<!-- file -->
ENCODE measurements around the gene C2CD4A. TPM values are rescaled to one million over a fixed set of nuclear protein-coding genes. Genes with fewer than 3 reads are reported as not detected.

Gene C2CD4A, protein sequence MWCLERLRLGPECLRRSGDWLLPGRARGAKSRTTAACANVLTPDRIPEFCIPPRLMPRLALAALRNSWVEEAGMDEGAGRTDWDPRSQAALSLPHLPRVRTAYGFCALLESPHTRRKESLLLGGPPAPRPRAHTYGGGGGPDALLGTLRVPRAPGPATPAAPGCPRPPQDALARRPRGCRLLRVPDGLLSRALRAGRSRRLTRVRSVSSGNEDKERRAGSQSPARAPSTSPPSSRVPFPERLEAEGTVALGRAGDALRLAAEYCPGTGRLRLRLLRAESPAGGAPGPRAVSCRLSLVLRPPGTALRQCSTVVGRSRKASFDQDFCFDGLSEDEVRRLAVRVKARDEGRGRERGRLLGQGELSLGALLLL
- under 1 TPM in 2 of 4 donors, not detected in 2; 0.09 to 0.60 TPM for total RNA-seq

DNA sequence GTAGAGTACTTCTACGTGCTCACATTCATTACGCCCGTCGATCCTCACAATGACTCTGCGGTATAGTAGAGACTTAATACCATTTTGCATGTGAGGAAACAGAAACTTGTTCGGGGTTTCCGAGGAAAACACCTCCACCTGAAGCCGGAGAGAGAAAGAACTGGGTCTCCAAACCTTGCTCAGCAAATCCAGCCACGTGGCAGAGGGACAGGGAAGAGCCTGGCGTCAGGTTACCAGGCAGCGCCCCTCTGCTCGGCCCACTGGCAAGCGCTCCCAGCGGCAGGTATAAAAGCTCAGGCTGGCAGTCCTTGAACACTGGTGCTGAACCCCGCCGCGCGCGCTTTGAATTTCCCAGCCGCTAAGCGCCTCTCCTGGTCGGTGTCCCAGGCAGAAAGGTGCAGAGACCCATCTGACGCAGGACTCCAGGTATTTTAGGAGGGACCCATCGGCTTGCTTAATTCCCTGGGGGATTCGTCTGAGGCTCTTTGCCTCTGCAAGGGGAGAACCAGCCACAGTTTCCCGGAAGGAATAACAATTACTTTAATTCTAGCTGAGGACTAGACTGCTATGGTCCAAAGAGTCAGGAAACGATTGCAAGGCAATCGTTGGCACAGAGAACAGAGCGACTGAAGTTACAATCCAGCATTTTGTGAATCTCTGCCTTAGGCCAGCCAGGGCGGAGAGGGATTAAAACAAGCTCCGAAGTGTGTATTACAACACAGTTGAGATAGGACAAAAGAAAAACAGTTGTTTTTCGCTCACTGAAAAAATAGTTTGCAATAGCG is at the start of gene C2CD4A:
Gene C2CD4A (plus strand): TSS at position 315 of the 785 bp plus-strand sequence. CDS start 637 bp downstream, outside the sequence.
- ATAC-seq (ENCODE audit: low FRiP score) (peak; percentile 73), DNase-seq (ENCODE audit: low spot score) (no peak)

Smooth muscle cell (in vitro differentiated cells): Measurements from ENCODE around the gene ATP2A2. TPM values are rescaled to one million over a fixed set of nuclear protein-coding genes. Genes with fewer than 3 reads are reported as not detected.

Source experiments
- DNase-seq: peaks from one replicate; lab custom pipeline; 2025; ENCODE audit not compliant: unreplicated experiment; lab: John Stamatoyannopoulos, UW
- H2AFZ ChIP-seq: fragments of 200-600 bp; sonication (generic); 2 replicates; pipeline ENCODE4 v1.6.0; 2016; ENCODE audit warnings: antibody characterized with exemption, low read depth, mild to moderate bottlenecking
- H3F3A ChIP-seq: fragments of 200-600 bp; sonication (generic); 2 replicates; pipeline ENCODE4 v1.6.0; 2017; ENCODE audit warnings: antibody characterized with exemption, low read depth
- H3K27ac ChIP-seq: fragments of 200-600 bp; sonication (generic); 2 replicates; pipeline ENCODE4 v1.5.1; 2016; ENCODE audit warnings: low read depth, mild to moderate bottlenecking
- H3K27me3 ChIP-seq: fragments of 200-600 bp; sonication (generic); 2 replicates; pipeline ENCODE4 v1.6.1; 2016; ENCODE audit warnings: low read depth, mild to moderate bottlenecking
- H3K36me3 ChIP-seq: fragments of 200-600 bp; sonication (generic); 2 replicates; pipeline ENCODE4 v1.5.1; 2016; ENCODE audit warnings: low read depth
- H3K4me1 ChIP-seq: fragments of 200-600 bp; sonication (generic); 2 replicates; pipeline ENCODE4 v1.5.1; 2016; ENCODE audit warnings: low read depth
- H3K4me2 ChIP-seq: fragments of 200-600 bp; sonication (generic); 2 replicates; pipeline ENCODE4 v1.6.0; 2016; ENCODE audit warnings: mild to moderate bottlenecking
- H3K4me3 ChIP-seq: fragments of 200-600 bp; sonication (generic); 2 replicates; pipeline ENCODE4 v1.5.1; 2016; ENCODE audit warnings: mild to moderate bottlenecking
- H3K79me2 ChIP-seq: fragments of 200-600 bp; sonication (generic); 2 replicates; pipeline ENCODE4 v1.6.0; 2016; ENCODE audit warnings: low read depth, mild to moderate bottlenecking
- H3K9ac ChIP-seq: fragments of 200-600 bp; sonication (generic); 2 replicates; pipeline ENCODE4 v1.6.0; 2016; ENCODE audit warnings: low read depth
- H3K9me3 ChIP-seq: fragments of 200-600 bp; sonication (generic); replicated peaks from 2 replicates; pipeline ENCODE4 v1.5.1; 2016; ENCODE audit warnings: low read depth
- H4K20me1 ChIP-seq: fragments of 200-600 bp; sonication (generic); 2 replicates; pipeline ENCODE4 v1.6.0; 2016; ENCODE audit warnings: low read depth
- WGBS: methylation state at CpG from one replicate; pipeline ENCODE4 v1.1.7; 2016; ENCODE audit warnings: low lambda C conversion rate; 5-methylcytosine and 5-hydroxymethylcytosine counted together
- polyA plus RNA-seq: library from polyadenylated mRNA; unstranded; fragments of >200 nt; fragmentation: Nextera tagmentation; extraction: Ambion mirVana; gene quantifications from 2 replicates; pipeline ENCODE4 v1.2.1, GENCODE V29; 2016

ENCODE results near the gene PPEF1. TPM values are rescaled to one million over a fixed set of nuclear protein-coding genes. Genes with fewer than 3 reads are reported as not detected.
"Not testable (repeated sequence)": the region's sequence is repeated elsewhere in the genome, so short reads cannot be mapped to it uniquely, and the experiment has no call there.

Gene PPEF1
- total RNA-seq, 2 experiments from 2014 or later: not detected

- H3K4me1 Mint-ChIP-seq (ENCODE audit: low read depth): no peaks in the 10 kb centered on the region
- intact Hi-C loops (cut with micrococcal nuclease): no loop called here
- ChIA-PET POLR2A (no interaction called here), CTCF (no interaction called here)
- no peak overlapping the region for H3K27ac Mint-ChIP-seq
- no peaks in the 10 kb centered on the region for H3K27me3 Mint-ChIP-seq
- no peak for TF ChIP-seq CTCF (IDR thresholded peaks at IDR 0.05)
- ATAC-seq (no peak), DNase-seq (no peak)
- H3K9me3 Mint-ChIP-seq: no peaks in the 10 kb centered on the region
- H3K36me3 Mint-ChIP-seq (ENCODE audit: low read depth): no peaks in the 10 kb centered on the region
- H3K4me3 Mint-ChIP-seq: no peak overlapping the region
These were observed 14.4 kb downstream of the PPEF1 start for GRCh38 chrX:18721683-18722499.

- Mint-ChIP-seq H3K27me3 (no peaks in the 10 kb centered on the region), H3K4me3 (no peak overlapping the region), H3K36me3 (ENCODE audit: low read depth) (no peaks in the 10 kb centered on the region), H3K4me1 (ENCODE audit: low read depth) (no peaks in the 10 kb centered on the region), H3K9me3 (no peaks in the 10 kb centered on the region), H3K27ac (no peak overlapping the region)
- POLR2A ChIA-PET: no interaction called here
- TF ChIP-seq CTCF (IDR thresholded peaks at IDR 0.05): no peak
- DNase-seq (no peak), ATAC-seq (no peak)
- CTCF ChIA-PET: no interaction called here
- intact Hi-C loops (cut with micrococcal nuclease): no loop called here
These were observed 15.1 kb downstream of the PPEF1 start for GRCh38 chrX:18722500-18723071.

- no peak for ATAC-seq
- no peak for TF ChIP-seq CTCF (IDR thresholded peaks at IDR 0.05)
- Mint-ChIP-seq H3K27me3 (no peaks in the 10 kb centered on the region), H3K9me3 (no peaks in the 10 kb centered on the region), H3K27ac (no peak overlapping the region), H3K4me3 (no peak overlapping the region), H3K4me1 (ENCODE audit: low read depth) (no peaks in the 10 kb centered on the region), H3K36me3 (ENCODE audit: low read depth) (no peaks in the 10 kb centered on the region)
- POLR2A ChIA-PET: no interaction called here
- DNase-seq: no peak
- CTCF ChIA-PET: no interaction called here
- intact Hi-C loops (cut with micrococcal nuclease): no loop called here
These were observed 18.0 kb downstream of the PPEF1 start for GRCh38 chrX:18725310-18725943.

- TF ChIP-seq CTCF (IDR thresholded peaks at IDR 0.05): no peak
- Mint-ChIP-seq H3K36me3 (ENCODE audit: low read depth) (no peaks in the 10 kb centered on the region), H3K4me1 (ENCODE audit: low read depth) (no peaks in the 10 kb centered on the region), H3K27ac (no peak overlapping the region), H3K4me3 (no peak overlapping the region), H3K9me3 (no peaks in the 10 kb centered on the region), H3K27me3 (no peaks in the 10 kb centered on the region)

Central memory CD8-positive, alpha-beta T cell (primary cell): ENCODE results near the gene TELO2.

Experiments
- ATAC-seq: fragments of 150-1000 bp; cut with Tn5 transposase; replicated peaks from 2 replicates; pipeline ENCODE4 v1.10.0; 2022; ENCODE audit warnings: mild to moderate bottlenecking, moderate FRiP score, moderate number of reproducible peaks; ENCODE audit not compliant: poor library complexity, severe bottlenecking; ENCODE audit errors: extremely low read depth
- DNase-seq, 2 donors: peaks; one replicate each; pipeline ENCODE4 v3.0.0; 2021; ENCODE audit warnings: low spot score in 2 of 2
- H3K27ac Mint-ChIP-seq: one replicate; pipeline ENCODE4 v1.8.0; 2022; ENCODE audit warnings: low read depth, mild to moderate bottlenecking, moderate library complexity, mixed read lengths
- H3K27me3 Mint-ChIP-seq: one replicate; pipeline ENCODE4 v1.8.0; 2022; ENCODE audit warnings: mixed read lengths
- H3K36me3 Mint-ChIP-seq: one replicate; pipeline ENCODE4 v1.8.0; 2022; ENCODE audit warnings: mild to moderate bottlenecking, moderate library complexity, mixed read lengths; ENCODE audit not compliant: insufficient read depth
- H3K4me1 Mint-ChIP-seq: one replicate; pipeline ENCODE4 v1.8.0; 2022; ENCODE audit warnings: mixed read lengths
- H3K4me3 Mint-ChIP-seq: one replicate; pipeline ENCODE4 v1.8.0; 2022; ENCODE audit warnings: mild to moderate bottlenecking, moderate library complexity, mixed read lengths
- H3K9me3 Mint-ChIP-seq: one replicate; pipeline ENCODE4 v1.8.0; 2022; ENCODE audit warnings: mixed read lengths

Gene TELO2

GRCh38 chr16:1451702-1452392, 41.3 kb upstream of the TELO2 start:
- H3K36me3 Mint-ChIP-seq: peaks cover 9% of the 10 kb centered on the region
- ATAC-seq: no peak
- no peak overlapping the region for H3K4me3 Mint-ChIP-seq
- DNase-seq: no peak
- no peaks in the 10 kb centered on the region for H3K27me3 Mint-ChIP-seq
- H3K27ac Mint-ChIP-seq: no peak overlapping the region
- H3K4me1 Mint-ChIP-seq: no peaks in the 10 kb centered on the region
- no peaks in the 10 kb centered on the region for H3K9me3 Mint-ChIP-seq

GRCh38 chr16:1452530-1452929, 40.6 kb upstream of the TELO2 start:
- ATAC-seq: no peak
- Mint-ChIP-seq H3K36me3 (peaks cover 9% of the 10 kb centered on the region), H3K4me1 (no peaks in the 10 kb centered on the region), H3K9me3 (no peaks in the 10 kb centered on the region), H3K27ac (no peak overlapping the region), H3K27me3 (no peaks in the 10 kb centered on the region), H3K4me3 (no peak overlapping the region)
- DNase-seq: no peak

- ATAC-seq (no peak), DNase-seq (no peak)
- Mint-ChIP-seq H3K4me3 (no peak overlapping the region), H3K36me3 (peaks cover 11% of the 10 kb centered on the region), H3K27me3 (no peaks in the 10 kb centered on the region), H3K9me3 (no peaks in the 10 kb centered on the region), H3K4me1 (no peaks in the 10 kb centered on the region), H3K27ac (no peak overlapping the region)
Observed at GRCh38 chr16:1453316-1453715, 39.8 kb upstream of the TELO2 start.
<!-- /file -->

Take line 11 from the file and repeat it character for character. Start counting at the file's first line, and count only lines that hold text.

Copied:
- H3F3A ChIP-seq: fragments of 200-600 bp; sonication (generic); 2 replicates; pipeline ENCODE4 v1.6.0; 2017; ENCODE audit warnings: antibody characterized with exemption, low read depth